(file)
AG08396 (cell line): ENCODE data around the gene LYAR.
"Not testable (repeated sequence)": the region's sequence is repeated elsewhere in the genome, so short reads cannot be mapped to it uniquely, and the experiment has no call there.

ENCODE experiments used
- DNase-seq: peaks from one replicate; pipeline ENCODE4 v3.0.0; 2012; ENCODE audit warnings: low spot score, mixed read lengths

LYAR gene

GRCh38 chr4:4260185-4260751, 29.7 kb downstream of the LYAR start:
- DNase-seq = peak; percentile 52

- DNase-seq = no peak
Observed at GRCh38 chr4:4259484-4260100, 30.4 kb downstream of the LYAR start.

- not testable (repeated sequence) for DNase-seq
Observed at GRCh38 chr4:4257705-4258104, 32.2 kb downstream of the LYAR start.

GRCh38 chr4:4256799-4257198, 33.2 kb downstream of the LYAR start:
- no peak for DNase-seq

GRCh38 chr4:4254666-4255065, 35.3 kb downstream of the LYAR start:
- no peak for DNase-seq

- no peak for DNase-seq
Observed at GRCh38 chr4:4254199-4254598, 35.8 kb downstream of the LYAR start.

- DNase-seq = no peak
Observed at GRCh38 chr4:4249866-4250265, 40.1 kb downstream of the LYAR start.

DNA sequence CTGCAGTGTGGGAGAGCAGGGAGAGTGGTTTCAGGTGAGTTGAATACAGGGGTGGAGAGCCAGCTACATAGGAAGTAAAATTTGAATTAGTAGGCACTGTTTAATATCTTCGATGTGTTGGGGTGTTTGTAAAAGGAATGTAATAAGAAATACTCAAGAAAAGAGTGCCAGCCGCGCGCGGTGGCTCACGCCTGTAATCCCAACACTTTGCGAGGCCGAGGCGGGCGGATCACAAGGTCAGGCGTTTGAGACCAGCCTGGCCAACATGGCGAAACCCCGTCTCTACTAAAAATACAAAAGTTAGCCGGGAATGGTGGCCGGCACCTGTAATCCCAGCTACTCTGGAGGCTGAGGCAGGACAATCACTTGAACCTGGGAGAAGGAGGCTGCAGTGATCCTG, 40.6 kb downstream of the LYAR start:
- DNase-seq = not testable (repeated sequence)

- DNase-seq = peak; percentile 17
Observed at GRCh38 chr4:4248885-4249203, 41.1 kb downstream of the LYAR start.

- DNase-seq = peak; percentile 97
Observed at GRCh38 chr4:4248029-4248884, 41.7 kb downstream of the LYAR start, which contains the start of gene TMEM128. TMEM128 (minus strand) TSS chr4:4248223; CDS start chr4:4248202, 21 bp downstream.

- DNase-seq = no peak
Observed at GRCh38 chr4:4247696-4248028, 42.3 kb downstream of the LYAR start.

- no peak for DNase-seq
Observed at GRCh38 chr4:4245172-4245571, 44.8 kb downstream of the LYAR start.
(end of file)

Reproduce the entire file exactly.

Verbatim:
AG08396 (cell line): ENCODE data around the gene LYAR.
"Not testable (repeated sequence)": the region's sequence is repeated elsewhere in the genome, so short reads cannot be mapped to it uniquely, and the experiment has no call there.

ENCODE experiments used
- DNase-seq: peaks from one replicate; pipeline ENCODE4 v3.0.0; 2012; ENCODE audit warnings: low spot score, mixed read lengths

LYAR gene

GRCh38 chr4:4260185-4260751, 29.7 kb downstream of the LYAR start:
- DNase-seq = peak; percentile 52

- DNase-seq = no peak
Observed at GRCh38 chr4:4259484-4260100, 30.4 kb downstream of the LYAR start.

- not testable (repeated sequence) for DNase-seq
Observed at GRCh38 chr4:4257705-4258104, 32.2 kb downstream of the LYAR start.

GRCh38 chr4:4256799-4257198, 33.2 kb downstream of the LYAR start:
- no peak for DNase-seq

GRCh38 chr4:4254666-4255065, 35.3 kb downstream of the LYAR start:
- no peak for DNase-seq

- no peak for DNase-seq
Observed at GRCh38 chr4:4254199-4254598, 35.8 kb downstream of the LYAR start.

- DNase-seq = no peak
Observed at GRCh38 chr4:4249866-4250265, 40.1 kb downstream of the LYAR start.

DNA sequence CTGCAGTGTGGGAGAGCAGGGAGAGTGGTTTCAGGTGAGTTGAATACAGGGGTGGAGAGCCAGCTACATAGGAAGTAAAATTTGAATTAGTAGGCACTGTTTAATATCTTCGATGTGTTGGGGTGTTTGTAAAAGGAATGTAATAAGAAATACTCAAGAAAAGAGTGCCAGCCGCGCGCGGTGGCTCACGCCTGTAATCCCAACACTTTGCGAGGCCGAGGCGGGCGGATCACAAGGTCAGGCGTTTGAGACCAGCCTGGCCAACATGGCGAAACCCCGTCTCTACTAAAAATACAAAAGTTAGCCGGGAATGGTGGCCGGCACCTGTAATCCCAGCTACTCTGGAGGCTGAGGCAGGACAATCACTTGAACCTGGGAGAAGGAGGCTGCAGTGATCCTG, 40.6 kb downstream of the LYAR start:
- DNase-seq = not testable (repeated sequence)

- DNase-seq = peak; percentile 17
Observed at GRCh38 chr4:4248885-4249203, 41.1 kb downstream of the LYAR start.

- DNase-seq = peak; percentile 97
Observed at GRCh38 chr4:4248029-4248884, 41.7 kb downstream of the LYAR start, which contains the start of gene TMEM128. TMEM128 (minus strand) TSS chr4:4248223; CDS start chr4:4248202, 21 bp downstream.

- DNase-seq = no peak
Observed at GRCh38 chr4:4247696-4248028, 42.3 kb downstream of the LYAR start.

- no peak for DNase-seq
Observed at GRCh38 chr4:4245172-4245571, 44.8 kb downstream of the LYAR start.